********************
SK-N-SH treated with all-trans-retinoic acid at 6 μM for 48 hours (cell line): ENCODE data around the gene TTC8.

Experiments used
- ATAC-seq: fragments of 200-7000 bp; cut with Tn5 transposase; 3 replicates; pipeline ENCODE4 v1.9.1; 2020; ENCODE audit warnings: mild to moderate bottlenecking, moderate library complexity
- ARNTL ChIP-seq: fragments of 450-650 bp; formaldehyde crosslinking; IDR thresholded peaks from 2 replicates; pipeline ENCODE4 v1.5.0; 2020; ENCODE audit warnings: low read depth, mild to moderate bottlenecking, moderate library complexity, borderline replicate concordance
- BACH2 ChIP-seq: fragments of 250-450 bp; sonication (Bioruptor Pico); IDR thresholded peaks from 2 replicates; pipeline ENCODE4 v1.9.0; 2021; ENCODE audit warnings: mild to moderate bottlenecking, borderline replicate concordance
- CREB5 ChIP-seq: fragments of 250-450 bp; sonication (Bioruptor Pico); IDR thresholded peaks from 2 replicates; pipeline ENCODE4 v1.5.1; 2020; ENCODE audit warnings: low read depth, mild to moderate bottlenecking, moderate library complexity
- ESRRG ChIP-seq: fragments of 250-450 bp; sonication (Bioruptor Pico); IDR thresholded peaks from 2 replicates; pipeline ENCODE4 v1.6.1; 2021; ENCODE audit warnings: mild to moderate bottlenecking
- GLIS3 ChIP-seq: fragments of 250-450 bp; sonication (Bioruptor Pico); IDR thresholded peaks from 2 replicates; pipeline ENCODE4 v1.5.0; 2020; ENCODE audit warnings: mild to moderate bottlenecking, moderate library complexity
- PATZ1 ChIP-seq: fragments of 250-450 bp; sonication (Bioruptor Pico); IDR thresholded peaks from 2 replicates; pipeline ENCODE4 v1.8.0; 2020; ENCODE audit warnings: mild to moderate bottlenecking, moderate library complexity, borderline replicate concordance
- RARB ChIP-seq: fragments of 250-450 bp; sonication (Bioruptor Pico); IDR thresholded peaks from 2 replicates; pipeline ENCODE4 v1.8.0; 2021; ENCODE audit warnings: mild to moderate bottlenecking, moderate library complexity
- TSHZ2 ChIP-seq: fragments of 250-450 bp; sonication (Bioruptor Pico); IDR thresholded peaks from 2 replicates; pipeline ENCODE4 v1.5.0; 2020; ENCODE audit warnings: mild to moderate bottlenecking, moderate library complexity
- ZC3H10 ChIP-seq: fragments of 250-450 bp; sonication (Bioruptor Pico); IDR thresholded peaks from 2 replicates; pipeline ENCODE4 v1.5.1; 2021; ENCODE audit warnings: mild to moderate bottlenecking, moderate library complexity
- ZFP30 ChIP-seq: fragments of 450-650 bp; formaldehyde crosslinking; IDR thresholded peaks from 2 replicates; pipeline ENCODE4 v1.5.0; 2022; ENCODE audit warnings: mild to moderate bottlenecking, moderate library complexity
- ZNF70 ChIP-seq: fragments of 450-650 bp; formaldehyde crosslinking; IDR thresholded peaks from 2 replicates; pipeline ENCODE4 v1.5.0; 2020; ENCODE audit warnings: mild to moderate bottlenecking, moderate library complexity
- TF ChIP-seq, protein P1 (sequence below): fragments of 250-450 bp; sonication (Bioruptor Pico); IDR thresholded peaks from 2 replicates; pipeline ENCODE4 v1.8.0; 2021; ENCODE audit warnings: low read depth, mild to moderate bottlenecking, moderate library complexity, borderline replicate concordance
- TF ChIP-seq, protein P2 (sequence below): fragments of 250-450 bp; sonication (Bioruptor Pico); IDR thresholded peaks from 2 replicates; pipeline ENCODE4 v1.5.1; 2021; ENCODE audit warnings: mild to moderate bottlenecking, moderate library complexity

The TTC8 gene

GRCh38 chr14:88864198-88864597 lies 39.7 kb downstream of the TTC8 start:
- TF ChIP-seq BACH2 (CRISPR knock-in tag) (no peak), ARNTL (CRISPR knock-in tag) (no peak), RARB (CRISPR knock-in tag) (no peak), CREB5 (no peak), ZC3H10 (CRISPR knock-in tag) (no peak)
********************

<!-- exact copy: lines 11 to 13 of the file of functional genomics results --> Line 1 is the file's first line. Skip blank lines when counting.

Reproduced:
- TSHZ2 ChIP-seq: fragments of 250-450 bp; sonication (Bioruptor Pico); IDR thresholded peaks from 2 replicates; pipeline ENCODE4 v1.5.0; 2020; ENCODE audit warnings: mild to moderate bottlenecking, moderate library complexity
- ZC3H10 ChIP-seq: fragments of 250-450 bp; sonication (Bioruptor Pico); IDR thresholded peaks from 2 replicates; pipeline ENCODE4 v1.5.1; 2021; ENCODE audit warnings: mild to moderate bottlenecking, moderate library complexity
- ZFP30 ChIP-seq: fragments of 450-650 bp; formaldehyde crosslinking; IDR thresholded peaks from 2 replicates; pipeline ENCODE4 v1.5.0; 2022; ENCODE audit warnings: mild to moderate bottlenecking, moderate library complexity